Why BHP is delisting from London

·2 min read
UKRAINE - 2021/04/30: In this photo illustration, BHP logo of a multinational mining, metals and petroleum company is seen displayed on a smartphone in front of BHP Billiton logo. (Photo Illustration by Pavlo Gonchar/SOPA Images/LightRocket via Getty Images)
BHP will move its main listing to Australia following an announcement on Tuesday, with a secondary listing on UK markets. Photo: Pavlo Gonchar/SOPA Images/LightRocket via Getty

Mining behemoth BHP (BHP.L) is leaving the FTSE 100 index (^FTSE), as it plans to scrap a dual listing of its shares in Sydney and London. 

The move comes after two decades as part of the index. BHP will move its main listing to Australia following an announcement on Tuesday, with a secondary listing on UK markets. 

As a result of the move, many UK investors will be forced to sell their holdings. 

The industry giant is the world's biggest mining company and is a huge player in the market, regularly topping the charts in terms of market value.  

Watch: BHP sees profits jump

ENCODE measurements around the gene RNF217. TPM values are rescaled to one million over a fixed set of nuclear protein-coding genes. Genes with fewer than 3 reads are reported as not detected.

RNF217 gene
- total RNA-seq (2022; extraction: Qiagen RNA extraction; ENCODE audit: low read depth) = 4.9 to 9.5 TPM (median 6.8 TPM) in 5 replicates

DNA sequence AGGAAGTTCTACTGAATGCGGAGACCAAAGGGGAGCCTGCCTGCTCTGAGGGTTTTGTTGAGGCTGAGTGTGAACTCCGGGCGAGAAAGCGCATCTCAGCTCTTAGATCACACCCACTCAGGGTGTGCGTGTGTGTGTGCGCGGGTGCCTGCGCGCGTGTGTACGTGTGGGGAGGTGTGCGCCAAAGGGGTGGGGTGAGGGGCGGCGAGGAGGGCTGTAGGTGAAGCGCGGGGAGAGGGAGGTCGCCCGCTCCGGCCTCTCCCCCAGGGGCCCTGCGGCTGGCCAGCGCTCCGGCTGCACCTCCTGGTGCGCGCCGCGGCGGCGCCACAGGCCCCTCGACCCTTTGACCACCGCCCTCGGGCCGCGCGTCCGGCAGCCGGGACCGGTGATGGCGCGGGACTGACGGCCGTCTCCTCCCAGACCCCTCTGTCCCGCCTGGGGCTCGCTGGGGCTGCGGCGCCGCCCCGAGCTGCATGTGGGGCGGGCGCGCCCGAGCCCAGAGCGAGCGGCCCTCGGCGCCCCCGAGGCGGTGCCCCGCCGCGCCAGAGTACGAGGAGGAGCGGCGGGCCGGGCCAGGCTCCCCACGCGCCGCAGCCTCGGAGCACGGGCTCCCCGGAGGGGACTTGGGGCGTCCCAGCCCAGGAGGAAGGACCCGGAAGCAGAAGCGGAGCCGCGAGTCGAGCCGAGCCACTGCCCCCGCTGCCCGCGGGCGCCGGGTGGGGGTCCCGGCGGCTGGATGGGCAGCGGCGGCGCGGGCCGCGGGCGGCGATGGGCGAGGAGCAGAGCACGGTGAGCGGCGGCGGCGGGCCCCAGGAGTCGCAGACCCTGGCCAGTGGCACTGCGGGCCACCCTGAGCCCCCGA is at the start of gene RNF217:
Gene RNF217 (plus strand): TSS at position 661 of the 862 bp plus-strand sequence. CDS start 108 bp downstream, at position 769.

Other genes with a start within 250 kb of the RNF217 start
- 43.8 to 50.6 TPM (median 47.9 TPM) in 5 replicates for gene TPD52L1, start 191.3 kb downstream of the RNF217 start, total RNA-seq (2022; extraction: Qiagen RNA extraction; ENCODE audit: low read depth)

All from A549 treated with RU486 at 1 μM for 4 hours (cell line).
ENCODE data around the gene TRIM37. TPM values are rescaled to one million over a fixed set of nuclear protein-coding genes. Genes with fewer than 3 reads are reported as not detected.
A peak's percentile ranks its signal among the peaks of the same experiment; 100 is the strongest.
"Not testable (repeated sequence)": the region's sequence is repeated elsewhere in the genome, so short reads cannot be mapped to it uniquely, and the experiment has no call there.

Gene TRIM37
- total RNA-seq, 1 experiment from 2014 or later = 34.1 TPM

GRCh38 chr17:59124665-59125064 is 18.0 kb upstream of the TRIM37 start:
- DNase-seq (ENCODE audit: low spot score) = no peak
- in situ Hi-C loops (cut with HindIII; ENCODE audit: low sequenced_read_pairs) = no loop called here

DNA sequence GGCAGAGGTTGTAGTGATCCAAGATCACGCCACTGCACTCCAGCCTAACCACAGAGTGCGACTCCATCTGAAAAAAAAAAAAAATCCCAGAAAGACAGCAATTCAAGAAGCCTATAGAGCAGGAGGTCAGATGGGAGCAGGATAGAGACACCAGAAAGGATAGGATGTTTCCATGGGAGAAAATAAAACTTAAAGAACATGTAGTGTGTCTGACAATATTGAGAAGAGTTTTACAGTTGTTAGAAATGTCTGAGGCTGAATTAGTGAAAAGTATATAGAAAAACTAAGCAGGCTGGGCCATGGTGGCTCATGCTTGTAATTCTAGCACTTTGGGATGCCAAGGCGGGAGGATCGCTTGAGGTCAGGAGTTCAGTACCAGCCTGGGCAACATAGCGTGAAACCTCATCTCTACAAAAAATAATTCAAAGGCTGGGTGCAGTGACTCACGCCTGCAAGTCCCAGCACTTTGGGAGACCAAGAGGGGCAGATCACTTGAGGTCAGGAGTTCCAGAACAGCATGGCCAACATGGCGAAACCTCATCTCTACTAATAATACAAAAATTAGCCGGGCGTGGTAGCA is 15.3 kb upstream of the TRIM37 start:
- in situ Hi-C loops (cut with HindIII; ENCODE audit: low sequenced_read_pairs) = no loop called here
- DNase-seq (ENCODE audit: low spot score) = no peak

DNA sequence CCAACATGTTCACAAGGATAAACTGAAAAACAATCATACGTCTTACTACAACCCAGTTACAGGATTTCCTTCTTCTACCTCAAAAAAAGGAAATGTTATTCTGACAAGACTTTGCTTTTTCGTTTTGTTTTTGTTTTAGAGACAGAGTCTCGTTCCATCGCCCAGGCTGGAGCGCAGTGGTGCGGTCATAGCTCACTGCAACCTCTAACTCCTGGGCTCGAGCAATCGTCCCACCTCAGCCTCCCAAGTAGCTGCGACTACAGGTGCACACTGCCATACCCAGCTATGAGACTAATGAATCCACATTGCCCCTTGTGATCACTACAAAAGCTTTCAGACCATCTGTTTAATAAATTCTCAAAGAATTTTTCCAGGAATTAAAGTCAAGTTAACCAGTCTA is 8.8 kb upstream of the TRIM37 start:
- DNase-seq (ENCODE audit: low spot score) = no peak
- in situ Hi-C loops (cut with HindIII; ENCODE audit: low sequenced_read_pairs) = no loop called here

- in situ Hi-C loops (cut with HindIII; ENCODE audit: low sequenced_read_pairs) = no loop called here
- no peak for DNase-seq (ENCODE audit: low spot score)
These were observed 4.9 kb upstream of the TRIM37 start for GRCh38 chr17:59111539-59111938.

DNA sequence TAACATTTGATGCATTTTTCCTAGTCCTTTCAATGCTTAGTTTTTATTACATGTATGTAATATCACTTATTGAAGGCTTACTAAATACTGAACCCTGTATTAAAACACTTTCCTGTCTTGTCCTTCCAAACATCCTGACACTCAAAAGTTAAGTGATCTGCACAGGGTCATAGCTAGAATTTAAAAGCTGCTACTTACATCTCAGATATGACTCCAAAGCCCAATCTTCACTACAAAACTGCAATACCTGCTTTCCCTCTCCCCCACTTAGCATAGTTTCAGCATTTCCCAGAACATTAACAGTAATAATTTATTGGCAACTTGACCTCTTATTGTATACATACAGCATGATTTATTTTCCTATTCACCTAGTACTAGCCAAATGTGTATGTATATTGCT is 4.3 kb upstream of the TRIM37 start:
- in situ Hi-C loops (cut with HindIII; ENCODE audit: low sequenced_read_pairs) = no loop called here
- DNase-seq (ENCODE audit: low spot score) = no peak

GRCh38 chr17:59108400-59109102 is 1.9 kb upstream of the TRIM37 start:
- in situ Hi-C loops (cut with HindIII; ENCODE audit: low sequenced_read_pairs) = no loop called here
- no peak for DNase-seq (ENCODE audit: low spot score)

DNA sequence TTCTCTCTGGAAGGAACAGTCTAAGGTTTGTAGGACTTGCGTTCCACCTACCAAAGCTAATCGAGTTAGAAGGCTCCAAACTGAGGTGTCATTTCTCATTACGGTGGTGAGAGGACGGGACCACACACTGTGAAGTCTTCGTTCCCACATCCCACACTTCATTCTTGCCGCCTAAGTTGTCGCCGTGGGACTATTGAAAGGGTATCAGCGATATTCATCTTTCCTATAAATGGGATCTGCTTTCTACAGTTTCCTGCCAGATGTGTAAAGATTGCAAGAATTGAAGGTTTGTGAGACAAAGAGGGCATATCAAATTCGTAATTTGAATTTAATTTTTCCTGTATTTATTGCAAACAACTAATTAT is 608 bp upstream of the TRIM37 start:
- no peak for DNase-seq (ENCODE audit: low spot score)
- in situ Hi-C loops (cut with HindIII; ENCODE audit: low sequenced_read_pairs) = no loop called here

The company's chairman Ken MacKenzie said the move would serve to "unify BHP's corporate structure."

The company's stock was 5.2% lower by 1pm on Wednesday in London.

BHP shares had fallen around 5% by 1pm in London. Chart: Yahoo Finance UK
BHP shares had fallen around 5% by 1pm in London. Chart: Yahoo Finance UK

"Our plans announced today will better enable BHP to pursue opportunities in new and existing markets and create value and returns over generations," said MacKenzie. 

The delisting proposal comes just days after the company said it would be extracting itself from fossil fuels, merging its oil and gas assets with Australia's Woodside (WPL.AX). The company will shift towards commodities such as copper and nickel. Its thermal coal mine is also up for sale. 

Read more: European markets open higher after a day of selling

It is the second corporate giant to look at abandoning a dual structure in London in the past five years — Unilever (UNA.AS) looked at to simplifying its own structure and opting for an Amsterdam listing, prompting speculation about Brexit flight.

Those plans were ultimately scrapped, however, after proposals were rejected by the shareholders. 

BHP's move will make dealmaking easier for the company, as well as decarbonising and net-zeroing its output. 

Although it will also spark worry in UK investors, at a time when politicians and officials are looking to make London a more attractive place to list.

According to the Financial Times, BHP ended Tuesday as the second biggest company on the London Stock Exchange with an equity market value of more than £129bn ($177.5bn), just behind AstraZeneca (AZN.L) at £133bn.

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